12/96 How-To: Power Windows

Peruse Your PC's Lost-and-Found File

Take inventory of your PC--and the files hiding inside it--with scanning software.

By Karen Kenworthy

Download PWSCAN.ZIP.

Have you ever been dazzled by fancy installation programs that search your entire hard disk? Sometimes they are looking for older versions of the software being installed. Or they may be looking for incompatible programs or drivers.

Searching a disk is a common program chore. DOS made scanning a PC relatively easy via two special functions: FindFirst and FindNext. Programs passed FindFirst the drive and directory where the search was to begin. Then it repeatedly called FindNext. Each call to FindNext provided another file's name, or a value indicating all files had been found.

Few of us are using or writing DOS programs these days. If you program in C or C++ you can still contact DOS and scan disks the old-fashioned way. Visual Basic programmers can use VB's Dir function, which provides the same features as DOS's FindFirst and FindNext. Or we can be a bit more creative.

For example, I've written a small program called WinMag Disk Scanner that lets you select a drive and directory to be searched, then displays the name of every file found in the selected directory or its subdirectories. Along the way, it tabulates and displays the number of files and directories found.

Disk Scanner demonstrates a technique you can use in programs and macros you write. Once a file has been located by your program's version of Scanner, it can open the file, determine the file's size or modification date, or perform other useful acts.

I wrote my program in Visual Basic 3.0. The source code and an executable version of the program are available for download. Look for the archive file PWSCAN.ZIP in the WinMag download locations. You can adapt the program, with few changes to other versions of VB, including Visual Basic 4.0 and Visual Basic, Applications Edition.

Let's look at my program's main window (see the sidebar "Scrutinize the Scanner"). In this window you tell Scanner which drive and directory to search, and Scanner displays its results. In the upper-left corner is a Drive List Box, a Windows control that automatically displays a list of all disk drives attached to a computer. When running Scanner, this list box will let you select the drive to be examined. Immediately below is a Directory List Box. This box automatically lists all the directories on the drive selected above. Scanner will search a selected directory and all its subdirectories. To remind us of their purposes, I've named these list boxes drvIn and dirIn.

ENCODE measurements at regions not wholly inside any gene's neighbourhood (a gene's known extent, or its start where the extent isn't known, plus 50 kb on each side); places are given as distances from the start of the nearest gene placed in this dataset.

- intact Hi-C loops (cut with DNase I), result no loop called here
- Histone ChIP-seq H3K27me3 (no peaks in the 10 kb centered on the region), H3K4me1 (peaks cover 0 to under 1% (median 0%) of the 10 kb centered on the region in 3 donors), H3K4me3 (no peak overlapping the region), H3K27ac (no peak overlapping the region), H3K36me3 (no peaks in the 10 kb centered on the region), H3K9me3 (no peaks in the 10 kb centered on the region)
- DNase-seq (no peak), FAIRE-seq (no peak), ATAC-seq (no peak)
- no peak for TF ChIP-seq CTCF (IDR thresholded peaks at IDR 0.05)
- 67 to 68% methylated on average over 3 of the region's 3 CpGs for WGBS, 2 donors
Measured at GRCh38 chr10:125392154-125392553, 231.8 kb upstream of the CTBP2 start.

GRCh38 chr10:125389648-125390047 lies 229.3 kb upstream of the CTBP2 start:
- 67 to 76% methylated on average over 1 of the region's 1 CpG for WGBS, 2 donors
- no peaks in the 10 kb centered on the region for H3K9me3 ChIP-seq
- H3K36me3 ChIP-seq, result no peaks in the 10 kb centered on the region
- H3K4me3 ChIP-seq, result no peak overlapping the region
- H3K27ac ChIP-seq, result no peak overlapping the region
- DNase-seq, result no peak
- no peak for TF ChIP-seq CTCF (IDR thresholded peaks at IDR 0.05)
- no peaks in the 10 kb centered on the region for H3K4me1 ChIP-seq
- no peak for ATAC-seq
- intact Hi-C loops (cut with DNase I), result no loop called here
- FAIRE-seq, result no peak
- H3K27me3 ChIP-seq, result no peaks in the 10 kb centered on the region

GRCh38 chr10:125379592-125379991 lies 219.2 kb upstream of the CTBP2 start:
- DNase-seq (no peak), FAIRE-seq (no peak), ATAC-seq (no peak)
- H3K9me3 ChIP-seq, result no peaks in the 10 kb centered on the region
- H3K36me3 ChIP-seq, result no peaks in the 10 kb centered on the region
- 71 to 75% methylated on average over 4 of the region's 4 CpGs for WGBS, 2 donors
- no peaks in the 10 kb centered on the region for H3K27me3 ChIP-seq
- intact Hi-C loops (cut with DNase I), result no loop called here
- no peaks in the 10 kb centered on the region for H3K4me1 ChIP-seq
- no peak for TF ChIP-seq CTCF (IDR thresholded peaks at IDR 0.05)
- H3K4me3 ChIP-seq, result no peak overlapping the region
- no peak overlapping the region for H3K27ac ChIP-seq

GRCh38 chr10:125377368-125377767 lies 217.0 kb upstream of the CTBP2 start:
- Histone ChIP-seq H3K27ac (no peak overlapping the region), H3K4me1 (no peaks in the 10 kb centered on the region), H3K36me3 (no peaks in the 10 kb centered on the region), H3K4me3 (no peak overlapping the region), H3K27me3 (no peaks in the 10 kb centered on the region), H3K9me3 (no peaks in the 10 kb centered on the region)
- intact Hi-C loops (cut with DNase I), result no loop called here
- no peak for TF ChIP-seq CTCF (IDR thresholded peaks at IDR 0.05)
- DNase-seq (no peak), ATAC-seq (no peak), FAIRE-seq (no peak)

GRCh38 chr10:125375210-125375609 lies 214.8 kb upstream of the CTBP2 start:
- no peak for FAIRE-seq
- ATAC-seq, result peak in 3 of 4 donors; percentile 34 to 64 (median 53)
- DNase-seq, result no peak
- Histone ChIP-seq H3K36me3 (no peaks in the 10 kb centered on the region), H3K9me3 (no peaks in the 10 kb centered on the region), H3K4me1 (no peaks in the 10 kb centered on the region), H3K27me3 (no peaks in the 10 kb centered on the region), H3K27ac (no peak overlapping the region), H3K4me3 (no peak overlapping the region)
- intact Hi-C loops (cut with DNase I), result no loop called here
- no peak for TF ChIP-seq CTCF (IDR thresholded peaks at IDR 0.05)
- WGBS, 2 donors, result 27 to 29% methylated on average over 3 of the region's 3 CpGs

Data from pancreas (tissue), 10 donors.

On the top right-hand side of the program's main window is a button titled Scan. When clicked, the button executes a subroutine I've written, called Scan, passing it the drive and directory selected in drvIn and dirIn. Scan performs my program's magic, scanning the specified locations.

Below the Scan button is another Directory List Box followed by a new control, a File List Box. This third control automatically displays a list of files found in a particular directory. These two list boxes allow Scan to perform its hard work. For clarity, I've named them dirWork and filWork. Since the user doesn't employ them, these two controls can be made invisible (by setting their Visible property to False).

Once Scan finds a file, the file's name is displayed inside the text box at the bottom of the program's main window. Scan also counts the number of files and directories it finds, and displays those counts in the spaces immediately above the text box. The name of the text box where filenames appear is lblFiles, while the other two text boxes are named lblFileCnt and lblDirCnt.

The scoop on Scan

Now let's look inside the Scan subroutine (see the sidebar "Survey the Code"), which is called when the user clicks on the program's Scan button.

The drive and directory selected by the user from the corresponding list boxes are passed to the subroutine as a text string. In Scan's first line, this parameter is stored in a string variable named Pathname. In lines 2 and 3, Scan declares two variables, i and DirLim. Both are used to temporarily store some numbers.

Lines 4 through 11 are where Scan searches the drive and directory specified in Pathname, counting all the files it finds, and displaying their names. To do that, it makes use of the File List Box we saw earlier, named filWork. Line 4 tells the list box where to look for files, by setting its Path property to the string found in our Pathname variable. Line 5 uses the list box's Pattern property to control which files are displayed. The pattern can be any valid file wildcard specification. In our case we set the Pattern property to "*.*" so we'll see all the directory's files.

Once the Path and Pattern properties are set, Windows fills the File List Box with filenames. The number of files found is stored in the list box's ListCount property.